April 16, 2009, 6:36 pm
Ah, here we see the interns taking notes during “Nurse Abuse 101”.
It seemed to be a popular elective for those doctors of the Marcus Welby era.
He was only nice to Consuelo, he yelled at everyone else.
And eighty per cent of you have no idea who I’m talking about!
I feel like I should go put in my teeth and hearing aids.
I’m not sure if I just got old and doctors now defer to my age, but with very few exceptions, you don’t hear the ranting and screaming you did in the 70s and 80s.
From the doctors.
I now rant and scream on a regular basis.
(Photo credit: The nurse is named Judy Strickland and the photo was taken in New York by photographer Grey Villet for Life Magazine, September, 1971)
UPDATE: The following is supposed to be an opinion piece on how I feel about the possible rescinding of the Conscience Clause. I could have just said, “I think rescinding the clause sucks”, and left it at that. Instead, I tried to be “artistic” about how I said it. Now, the terms “weasel” and “Nazi” are being found in association with this post.
I’d like to make one thing clear. In thirty one years I have never refused to care for a patient. EVER. I do not judge my patients. EVER. And everyone wants to know what I’d refuse to do, well, let me just be blunt: I would never actively participate in the process of an abortion.
The elephant in the room has been named. It’s the only thing I’d ever have to excuse myself from.
And it has never come up in thirty one years of nursing. And it never will because knowing that I feel the way I do, I have steered clear of fields where that would be an issue.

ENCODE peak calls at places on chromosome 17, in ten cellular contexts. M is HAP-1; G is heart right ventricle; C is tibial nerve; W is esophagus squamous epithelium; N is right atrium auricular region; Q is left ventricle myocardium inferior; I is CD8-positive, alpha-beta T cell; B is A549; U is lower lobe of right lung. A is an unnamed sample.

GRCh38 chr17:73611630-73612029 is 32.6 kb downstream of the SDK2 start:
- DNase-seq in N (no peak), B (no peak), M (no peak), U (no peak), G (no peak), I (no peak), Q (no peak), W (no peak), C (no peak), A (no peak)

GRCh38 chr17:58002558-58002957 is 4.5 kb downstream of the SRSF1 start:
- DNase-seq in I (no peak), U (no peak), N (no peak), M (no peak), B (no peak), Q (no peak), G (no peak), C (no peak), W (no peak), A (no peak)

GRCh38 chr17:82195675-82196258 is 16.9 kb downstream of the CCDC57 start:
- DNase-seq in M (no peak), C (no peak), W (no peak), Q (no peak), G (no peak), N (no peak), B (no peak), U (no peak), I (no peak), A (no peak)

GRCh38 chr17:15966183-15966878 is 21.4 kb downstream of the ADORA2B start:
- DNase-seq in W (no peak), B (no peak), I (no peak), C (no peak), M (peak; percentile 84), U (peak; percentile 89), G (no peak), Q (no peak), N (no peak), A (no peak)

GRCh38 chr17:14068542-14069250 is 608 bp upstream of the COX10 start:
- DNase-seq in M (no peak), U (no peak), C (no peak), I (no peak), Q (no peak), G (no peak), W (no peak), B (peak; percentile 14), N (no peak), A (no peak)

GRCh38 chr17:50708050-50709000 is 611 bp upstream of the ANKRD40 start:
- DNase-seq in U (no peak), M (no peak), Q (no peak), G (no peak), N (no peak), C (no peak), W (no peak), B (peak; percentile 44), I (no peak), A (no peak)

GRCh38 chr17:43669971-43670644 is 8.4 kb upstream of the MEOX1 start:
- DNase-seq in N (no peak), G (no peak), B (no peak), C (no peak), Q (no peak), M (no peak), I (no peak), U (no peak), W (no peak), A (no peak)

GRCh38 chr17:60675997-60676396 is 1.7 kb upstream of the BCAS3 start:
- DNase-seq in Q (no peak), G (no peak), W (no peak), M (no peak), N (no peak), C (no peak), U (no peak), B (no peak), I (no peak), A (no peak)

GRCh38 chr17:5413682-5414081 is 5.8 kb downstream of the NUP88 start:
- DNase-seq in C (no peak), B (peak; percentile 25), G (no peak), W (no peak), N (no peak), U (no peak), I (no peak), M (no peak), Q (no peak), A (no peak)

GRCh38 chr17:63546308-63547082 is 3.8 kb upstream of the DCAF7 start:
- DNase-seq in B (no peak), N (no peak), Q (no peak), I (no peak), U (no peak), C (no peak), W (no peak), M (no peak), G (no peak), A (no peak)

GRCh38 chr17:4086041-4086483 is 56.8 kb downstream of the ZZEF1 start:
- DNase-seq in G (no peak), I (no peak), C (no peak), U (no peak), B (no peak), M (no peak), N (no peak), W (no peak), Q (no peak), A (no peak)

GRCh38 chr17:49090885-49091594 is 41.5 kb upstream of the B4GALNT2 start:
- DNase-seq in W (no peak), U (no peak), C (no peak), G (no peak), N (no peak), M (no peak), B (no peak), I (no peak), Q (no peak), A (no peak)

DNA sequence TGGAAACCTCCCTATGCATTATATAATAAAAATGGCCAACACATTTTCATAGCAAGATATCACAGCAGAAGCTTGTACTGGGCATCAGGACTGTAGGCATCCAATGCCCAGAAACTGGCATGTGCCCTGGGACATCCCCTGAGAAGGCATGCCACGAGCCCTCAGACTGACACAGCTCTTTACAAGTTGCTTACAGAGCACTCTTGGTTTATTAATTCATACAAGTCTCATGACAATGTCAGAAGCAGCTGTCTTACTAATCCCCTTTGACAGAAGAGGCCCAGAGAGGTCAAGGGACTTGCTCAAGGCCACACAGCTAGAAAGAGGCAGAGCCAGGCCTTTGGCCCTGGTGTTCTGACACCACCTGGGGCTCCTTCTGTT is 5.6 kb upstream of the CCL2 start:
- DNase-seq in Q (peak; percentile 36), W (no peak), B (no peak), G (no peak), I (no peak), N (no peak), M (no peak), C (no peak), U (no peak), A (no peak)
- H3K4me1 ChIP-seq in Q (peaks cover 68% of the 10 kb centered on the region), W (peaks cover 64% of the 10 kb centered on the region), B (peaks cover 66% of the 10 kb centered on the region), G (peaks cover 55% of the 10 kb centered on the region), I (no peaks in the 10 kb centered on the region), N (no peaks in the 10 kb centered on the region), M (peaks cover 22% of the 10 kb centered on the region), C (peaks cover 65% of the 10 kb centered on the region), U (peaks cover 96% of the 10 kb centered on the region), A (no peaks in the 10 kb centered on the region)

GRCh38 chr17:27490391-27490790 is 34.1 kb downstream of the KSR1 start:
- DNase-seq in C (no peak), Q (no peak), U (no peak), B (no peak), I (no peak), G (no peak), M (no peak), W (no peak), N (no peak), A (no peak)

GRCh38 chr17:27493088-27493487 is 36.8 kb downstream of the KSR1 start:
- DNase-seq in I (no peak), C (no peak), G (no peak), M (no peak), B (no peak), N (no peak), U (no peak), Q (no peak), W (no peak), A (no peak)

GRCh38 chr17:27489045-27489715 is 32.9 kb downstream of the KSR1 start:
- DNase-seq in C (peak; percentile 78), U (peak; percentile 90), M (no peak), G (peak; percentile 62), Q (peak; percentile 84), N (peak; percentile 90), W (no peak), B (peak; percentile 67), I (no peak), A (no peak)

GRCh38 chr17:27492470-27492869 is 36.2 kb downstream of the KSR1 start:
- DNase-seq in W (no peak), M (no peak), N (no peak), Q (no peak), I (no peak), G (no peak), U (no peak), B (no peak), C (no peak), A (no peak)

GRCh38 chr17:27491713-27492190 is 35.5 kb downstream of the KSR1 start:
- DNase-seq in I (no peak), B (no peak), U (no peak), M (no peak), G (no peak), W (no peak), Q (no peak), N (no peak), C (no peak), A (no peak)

I guess I need a class in writing, because what I wanted to say apparently has left people thinking I run around with my Christian nose in the air judging everyone around me and refusing care at random based on my moral whims.
Now I guess I’ll get hit for using the “A” word.
That’s what I get for putting religion and politics in a post.
Won’t happen again.
The post remains below as originally written.
To my patients,
When you present to my hospital for care, you have my utmost respect.
As a person.
As an individual.
Your race, color, religion, sexual orientation or medical issues make no difference in the quality of care I will give, or the compassion you will receive.
You see, I respect you.
Your right to live your life as you choose.
Your right to love who you choose to love.
Your right to make the decisions you choose to make.
I also have rights.
As a person.
As an individual.
The right to my own beliefs.
Personal, religious and political.
Sometimes, my personal beliefs will not mesh with yours.
There might be an occasion where I cannot participate in an aspect of your care that results from a decision you have made.
To do so would be to violate my deepest convictions of what is moral. Or just. Or right.
I’ll state this directly.
I have religious beliefs that might preclude me from active participation in certain aspects of your medical care.
This is not a condemnation of you, my patient.
You have the right to act in accordance with your beliefs.
I can respect that right.
And I have the right to act (or not act) in accordance with mine.
Ah, there’s the rub.
For you see, my patient, that you have options.
If I cannot help you in the way you desire,
If your request would cause me to deny my deepest belief system,
I cannot act.
But I can, and will, give you all the information you need or request, withholding nothing,
So that you are able to find a health care provider or facility that can help you.
And I do it without judging, trying to dissuade, persuade or throwing a guilt trip in your path.
You have options.
I do not.
You, my patient, have the option of finding a health care provider who can help you.
Of being true to yourself.
And I can assist you in doing that.
Happily and without judgment.
I do not have the option of acting against my belief system.
I do not have the option of being untrue to myself.
You see, my patient, you can get what you need from many different places and from many different providers.
You have the right to do that with a clear conscience.
I have to look at myself in the mirror every morning.
I have the right to do that with a clear conscience.
Or, I did.
I was protected by the Conscience Clause.
President Obama is considering reversing some of its provisions.
I can live my values and allow you, my patient, to live yours.